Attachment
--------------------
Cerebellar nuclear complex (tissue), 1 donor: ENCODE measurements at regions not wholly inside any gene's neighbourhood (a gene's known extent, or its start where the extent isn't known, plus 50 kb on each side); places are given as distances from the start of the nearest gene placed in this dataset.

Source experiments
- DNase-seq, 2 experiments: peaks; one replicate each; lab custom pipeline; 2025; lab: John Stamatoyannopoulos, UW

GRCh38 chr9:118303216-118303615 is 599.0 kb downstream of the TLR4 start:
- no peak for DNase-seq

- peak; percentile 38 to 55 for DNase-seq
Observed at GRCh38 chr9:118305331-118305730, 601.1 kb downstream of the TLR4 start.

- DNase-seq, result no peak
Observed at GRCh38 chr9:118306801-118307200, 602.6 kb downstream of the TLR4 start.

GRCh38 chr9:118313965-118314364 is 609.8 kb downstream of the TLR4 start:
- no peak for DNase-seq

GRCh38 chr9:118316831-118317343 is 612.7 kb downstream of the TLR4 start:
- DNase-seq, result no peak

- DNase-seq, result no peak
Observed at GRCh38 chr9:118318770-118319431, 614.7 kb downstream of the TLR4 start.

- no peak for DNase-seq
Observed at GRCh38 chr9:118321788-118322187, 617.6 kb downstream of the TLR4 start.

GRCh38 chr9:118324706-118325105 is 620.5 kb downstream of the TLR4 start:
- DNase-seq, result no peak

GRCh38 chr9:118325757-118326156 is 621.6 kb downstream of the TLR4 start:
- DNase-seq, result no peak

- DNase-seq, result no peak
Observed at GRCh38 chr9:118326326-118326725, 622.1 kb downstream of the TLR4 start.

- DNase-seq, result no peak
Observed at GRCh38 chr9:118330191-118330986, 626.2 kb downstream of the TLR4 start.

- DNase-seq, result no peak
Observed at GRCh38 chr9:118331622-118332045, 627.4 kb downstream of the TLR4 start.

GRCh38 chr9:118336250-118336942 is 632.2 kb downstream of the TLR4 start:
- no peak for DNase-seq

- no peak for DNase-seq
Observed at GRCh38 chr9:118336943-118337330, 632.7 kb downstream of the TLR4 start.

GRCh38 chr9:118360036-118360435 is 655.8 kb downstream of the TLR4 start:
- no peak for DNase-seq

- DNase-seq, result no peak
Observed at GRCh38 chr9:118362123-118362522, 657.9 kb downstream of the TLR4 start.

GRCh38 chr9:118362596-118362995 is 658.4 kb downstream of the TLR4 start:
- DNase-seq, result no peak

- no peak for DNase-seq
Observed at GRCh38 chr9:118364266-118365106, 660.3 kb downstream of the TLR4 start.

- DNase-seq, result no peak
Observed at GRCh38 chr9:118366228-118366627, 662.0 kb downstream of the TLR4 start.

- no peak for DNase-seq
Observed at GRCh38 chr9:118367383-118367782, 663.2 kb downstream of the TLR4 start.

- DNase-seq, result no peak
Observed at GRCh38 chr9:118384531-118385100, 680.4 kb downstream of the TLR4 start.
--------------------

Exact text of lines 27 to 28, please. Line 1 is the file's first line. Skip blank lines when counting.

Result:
Observed at GRCh38 chr9:118331622-118332045, 627.4 kb downstream of the TLR4 start.

GRCh38 chr9:118336250-118336942 is 632.2 kb downstream of the TLR4 start: